Eating With Your Eyes – A Feast of Colour
When people say we eat with our eyes, they’re not kidding. We’re visual beings and our sight has a huge role to play in how we enjoy our food. Research done on the matter said that the better looking a plate of food is, the higher the expectation is for that food to taste good. It’s also assumed that a more intricately plated dish requires more skill and better quality ingredients. Naturally, being able to see individual ingredients helps you discern each flavour and enjoy it more.
There’s also a healthy aspect to eating beautiful, colourful food. ‘Eating the rainbow’ is a trendy phrase being thrown about, and while it sounds silly, it really does have some weight. The term essentially relates to the idea that the more variety of colours of fruits and vegetables you eat, the better it is for you, because colours indicate an abundance of nutrients. In fact, some colours denote certain vitamins. Green veggies usually contain vitamins K, B and E. Purples are packed with C and K. Vitamin C, along with A, is also found in yellow and orange. It’s quite simple really, the more colours you eat, the more nutrients you take in.
With the weather looking grey and dreary, and bringing with it a susceptibility to flu and colds, we figured why not brighten things up a little? And if that brightening up brings along some nutrients, then we’re on to a winner.
Beetroot Cured Salmon, Radish and Red Onion Pickle with a Beetroot and Horseradish Cream
The mighty beetroot. It’s no meagre root vegetable. As part of the spinach family, they’re completely edible from leaf to bulb. The root itself is an excellent source of folic acid, fibre, manganese and potassium, while the leaves are packed with calcium, iron and vitamins A and C. The fibre in beetroot has been known to increase antioxidant enzymes, as well as the number of abnormal cell-fighting white blood cells. Salmon is delicious and nutritious, as an oily fish it is high in omega-3s, which assist in healthy brain functions. We love the rich tones of this seasonal dish, making this a perfect first course for dinner or even a light, wintery lunch.
Winter Naartjie, Thyme and Marigold Cake with Walnut Praline
Naartjies (and citrus in general), how would we survive a winter without you? We all know that naartjies are a great source of vitamin C, but did you know that they contain high levels of folate and beta-carotene? Well, they do, along with potassium and magnesium. When it comes to citrus, whatever ails you, they can cure. This cake is a celebration of winter, we love the suggestion to serve it slightly warm. It makes a great dessert after an equally wintry, slow-cooked dinner, possibly accompanied with a luscious blob of yoghurt. Never mind all the immune boosting ingredients in this cake, the appearance alone will perk you right up.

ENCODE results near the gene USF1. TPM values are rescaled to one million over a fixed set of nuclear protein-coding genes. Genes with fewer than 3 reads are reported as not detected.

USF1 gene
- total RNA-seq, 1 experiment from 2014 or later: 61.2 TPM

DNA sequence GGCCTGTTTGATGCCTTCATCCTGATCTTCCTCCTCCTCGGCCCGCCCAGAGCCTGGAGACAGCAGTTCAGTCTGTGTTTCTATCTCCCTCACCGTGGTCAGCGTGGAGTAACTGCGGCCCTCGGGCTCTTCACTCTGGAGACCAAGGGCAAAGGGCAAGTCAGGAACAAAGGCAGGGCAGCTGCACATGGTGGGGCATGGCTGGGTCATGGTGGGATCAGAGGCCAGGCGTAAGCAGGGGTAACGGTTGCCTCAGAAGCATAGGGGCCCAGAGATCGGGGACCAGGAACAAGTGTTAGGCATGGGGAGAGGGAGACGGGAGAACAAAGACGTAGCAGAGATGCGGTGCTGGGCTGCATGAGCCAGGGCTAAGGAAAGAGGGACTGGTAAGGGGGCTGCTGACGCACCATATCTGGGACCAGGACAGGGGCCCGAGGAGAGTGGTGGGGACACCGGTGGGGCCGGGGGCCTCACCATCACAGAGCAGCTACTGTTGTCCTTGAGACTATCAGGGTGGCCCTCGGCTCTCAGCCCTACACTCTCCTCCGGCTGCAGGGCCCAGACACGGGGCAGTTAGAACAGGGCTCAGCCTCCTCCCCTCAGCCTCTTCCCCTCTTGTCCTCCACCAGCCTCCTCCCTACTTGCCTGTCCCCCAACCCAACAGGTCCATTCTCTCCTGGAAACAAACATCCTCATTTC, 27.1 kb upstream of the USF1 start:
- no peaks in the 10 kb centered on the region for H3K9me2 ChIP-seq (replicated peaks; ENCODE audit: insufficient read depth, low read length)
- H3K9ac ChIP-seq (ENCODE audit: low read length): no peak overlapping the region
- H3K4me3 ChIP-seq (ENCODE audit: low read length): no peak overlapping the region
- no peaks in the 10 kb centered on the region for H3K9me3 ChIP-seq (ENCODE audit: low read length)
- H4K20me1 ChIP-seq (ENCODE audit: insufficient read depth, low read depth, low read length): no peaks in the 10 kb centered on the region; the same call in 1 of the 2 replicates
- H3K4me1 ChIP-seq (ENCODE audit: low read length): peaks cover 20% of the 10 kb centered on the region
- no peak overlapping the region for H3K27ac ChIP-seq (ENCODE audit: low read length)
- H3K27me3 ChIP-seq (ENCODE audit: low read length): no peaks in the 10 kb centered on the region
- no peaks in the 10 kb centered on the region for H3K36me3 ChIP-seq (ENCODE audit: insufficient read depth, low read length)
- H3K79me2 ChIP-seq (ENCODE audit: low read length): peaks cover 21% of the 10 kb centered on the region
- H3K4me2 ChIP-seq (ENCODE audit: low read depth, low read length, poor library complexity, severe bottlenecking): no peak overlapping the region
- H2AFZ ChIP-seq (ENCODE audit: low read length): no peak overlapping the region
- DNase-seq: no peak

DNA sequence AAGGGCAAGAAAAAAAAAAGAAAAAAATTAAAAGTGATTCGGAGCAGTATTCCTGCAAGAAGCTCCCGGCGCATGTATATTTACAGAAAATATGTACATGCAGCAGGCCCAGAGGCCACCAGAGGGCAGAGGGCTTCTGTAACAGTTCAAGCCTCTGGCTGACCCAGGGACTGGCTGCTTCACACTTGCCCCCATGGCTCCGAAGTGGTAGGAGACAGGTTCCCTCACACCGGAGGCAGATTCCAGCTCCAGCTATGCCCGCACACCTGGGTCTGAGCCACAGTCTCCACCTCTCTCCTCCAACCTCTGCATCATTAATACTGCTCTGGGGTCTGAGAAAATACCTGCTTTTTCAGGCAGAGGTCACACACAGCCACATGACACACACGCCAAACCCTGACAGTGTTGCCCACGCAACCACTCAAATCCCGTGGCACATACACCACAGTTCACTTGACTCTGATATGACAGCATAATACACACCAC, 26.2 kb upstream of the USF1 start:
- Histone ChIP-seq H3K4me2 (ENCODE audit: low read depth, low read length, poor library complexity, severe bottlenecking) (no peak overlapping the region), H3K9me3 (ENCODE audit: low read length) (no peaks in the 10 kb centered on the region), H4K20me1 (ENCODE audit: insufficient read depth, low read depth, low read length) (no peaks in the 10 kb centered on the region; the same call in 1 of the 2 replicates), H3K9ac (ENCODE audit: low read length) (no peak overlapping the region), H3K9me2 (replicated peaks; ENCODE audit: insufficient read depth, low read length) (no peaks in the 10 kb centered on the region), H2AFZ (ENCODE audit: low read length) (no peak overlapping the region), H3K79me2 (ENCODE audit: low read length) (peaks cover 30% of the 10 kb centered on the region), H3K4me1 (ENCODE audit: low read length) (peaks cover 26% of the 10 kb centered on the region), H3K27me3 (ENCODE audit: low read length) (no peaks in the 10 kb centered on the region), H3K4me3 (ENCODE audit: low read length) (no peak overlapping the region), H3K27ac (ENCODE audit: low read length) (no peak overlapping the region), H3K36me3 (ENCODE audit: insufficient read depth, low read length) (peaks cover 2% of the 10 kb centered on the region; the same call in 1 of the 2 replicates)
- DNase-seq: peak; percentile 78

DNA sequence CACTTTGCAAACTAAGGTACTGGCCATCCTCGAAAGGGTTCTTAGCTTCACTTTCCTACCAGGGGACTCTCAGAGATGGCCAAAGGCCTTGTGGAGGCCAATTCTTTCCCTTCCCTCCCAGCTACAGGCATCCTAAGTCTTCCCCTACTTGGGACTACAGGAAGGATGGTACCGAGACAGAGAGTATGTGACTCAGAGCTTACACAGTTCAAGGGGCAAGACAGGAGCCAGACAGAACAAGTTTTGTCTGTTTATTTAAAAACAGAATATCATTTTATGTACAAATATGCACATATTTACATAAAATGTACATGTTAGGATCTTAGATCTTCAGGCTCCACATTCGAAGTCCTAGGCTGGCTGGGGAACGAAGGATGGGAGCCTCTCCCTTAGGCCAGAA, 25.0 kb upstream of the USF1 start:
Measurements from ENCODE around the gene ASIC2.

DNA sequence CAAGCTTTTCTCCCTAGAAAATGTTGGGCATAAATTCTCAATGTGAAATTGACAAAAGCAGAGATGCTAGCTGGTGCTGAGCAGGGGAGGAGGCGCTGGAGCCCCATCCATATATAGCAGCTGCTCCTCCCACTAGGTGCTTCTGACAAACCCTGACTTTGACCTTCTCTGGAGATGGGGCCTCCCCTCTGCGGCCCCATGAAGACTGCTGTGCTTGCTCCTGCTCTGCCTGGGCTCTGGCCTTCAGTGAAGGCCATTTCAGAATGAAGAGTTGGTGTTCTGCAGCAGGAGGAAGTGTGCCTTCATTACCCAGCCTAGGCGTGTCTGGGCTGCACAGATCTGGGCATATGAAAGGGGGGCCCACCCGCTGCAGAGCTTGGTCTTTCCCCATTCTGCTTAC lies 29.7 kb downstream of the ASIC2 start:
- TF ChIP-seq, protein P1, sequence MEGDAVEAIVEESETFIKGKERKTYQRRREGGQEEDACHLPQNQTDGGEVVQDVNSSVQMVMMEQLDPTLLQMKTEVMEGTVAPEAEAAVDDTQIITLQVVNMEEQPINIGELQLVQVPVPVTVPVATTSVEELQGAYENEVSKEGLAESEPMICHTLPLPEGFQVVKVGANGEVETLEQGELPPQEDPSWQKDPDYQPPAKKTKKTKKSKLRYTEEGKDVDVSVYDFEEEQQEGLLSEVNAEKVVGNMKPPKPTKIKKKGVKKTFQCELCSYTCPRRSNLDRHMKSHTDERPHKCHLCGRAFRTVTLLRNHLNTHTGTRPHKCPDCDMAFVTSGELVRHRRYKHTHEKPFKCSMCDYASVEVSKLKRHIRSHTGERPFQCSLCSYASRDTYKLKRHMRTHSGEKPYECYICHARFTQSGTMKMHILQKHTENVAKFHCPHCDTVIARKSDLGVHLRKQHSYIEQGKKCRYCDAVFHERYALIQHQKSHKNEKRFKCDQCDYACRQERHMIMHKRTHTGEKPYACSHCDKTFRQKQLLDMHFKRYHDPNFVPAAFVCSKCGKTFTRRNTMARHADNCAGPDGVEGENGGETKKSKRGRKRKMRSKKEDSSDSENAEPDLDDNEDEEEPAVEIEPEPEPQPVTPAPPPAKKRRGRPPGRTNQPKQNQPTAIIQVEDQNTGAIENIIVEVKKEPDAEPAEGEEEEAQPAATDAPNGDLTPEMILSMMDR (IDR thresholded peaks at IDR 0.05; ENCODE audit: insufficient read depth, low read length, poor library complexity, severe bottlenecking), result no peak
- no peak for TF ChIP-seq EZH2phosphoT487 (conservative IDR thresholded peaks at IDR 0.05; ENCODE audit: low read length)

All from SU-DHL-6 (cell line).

Asparagus, Pea and Goat’s Cheese Tart with a Green Herb Pastry and Herb Oil
Asparagus, surprisingly, is exceptionally good for you. In fact, it’s even believed to be able to help fight cancer. Asparagus is a particularly rich source of glutathione, a detoxifying compound that helps break down carcinogens and other harmful nasties like free radicals. This is why eating asparagus may help protect against and fight certain forms of cancer, such as bone, breast, colon, larynx and lung cancers. So it’s not only delicious, but really good for you too! And when it comes to peas, you can understand why mom was always trying to get you to eat them. They are one of the best ways to take in Vitamin K, and are also packed with manganese, dietary fiber, vitamin B1, copper, vitamin C, phosphorus, and folate (phew!). They are also a good source of vitamin B6, niacin, vitamin B2, zinc, protein, magnesium, iron and potassium, to name a few. This dish really is an ode to springtime, and is the best way to welcome warmer weather. So just when you think there is no end to winter, make this dish with first of the season asparagus and you’ll realise there is a light at the end of the tunnel.
When the craving for pizza hits, be sure to put this saucy little number together. If you needed some encouragement, you’ll be happy to know that yellow peppers are very good for you. One yellow pepper will get you to your daily vitamin C requirement, and also has high levels of skin boosting niacin and folate. Tomatoes are well known for their vitamin C levels, and their yellow counterpart is no different. They also contain loads of zinc, potassium and lycopene which has been linked to helping fight cancer. This pizza is a fun, flavoursome way to shake up your next dinner. We love that you get all the comfort of a pizza, with the chewy crust and cheesy accoutrements but not so much of the guilt. Plus all these healthy veggies are good for you. This is definitely a dish to put together the next time you’re feeling a little blue, the sunshiney colours will remind you sunshine and warmer days.